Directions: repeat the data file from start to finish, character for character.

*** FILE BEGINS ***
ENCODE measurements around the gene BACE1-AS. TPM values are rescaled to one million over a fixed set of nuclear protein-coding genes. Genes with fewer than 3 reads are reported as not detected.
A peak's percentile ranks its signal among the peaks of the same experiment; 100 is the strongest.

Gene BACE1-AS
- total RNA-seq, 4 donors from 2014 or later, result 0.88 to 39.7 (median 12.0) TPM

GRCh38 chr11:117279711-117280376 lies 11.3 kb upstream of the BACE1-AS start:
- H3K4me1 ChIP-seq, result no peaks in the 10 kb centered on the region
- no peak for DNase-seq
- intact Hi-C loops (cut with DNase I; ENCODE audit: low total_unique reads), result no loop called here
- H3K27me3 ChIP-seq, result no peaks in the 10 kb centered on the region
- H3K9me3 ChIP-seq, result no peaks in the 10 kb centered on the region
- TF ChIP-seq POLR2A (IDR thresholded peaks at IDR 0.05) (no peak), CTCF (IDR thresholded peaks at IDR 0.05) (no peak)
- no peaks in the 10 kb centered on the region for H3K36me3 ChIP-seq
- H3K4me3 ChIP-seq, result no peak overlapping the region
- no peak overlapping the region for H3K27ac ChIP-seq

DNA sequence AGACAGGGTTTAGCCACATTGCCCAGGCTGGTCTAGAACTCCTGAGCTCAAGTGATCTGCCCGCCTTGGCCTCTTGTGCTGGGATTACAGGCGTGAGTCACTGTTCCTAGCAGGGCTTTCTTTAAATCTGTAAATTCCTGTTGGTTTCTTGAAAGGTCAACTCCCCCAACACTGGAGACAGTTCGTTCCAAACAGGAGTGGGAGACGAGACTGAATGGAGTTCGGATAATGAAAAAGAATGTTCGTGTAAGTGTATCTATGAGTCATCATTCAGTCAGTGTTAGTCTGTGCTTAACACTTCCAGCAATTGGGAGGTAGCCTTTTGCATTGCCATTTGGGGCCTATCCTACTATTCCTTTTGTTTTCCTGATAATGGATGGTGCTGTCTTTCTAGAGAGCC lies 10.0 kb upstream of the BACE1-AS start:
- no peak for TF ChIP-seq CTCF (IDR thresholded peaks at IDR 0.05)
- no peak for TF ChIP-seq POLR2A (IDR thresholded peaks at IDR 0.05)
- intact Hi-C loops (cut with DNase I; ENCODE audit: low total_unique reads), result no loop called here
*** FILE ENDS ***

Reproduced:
ENCODE measurements around the gene BACE1-AS. TPM values are rescaled to one million over a fixed set of nuclear protein-coding genes. Genes with fewer than 3 reads are reported as not detected.
A peak's percentile ranks its signal among the peaks of the same experiment; 100 is the strongest.

Gene BACE1-AS
- total RNA-seq, 4 donors from 2014 or later, result 0.88 to 39.7 (median 12.0) TPM

GRCh38 chr11:117279711-117280376 lies 11.3 kb upstream of the BACE1-AS start:
- H3K4me1 ChIP-seq, result no peaks in the 10 kb centered on the region
- no peak for DNase-seq
- intact Hi-C loops (cut with DNase I; ENCODE audit: low total_unique reads), result no loop called here
- H3K27me3 ChIP-seq, result no peaks in the 10 kb centered on the region
- H3K9me3 ChIP-seq, result no peaks in the 10 kb centered on the region
- TF ChIP-seq POLR2A (IDR thresholded peaks at IDR 0.05) (no peak), CTCF (IDR thresholded peaks at IDR 0.05) (no peak)
- no peaks in the 10 kb centered on the region for H3K36me3 ChIP-seq
- H3K4me3 ChIP-seq, result no peak overlapping the region
- no peak overlapping the region for H3K27ac ChIP-seq

DNA sequence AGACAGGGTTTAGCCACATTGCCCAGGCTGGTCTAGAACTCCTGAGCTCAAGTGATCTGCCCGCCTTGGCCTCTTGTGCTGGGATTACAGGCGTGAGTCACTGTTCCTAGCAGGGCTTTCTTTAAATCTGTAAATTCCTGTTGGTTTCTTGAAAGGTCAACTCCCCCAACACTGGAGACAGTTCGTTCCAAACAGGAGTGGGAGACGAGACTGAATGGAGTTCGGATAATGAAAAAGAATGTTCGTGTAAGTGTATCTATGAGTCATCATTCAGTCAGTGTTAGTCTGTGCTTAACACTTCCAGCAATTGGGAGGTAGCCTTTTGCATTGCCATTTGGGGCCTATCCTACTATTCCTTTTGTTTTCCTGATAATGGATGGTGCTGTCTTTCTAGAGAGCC lies 10.0 kb upstream of the BACE1-AS start:
- no peak for TF ChIP-seq CTCF (IDR thresholded peaks at IDR 0.05)
- no peak for TF ChIP-seq POLR2A (IDR thresholded peaks at IDR 0.05)
- intact Hi-C loops (cut with DNase I; ENCODE audit: low total_unique reads), result no loop called here